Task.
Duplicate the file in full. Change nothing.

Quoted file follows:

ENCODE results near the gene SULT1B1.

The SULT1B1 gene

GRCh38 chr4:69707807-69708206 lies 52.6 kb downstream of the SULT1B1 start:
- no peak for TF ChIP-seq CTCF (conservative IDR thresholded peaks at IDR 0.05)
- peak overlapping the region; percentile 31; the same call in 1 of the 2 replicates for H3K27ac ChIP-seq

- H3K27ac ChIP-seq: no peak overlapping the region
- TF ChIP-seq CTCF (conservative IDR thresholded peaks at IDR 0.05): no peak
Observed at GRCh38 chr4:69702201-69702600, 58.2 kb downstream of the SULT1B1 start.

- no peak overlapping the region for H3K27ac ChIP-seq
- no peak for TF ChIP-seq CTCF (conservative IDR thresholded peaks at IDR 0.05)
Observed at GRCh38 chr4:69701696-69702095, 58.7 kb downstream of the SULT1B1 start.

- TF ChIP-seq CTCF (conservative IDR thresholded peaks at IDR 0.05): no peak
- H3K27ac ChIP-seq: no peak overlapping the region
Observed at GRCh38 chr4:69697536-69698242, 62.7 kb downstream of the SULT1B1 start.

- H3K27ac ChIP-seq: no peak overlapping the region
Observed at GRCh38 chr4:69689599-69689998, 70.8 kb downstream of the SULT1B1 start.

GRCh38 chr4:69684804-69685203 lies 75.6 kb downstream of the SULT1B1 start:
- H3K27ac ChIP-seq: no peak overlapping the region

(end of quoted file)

ENCODE results near the gene SULT1B1.

The SULT1B1 gene

GRCh38 chr4:69707807-69708206 lies 52.6 kb downstream of the SULT1B1 start:
- no peak for TF ChIP-seq CTCF (conservative IDR thresholded peaks at IDR 0.05)
- peak overlapping the region; percentile 31; the same call in 1 of the 2 replicates for H3K27ac ChIP-seq

- H3K27ac ChIP-seq: no peak overlapping the region
- TF ChIP-seq CTCF (conservative IDR thresholded peaks at IDR 0.05): no peak
Observed at GRCh38 chr4:69702201-69702600, 58.2 kb downstream of the SULT1B1 start.

- no peak overlapping the region for H3K27ac ChIP-seq
- no peak for TF ChIP-seq CTCF (conservative IDR thresholded peaks at IDR 0.05)
Observed at GRCh38 chr4:69701696-69702095, 58.7 kb downstream of the SULT1B1 start.

- TF ChIP-seq CTCF (conservative IDR thresholded peaks at IDR 0.05): no peak
- H3K27ac ChIP-seq: no peak overlapping the region
Observed at GRCh38 chr4:69697536-69698242, 62.7 kb downstream of the SULT1B1 start.

- H3K27ac ChIP-seq: no peak overlapping the region
Observed at GRCh38 chr4:69689599-69689998, 70.8 kb downstream of the SULT1B1 start.

GRCh38 chr4:69684804-69685203 lies 75.6 kb downstream of the SULT1B1 start:
- H3K27ac ChIP-seq: no peak overlapping the region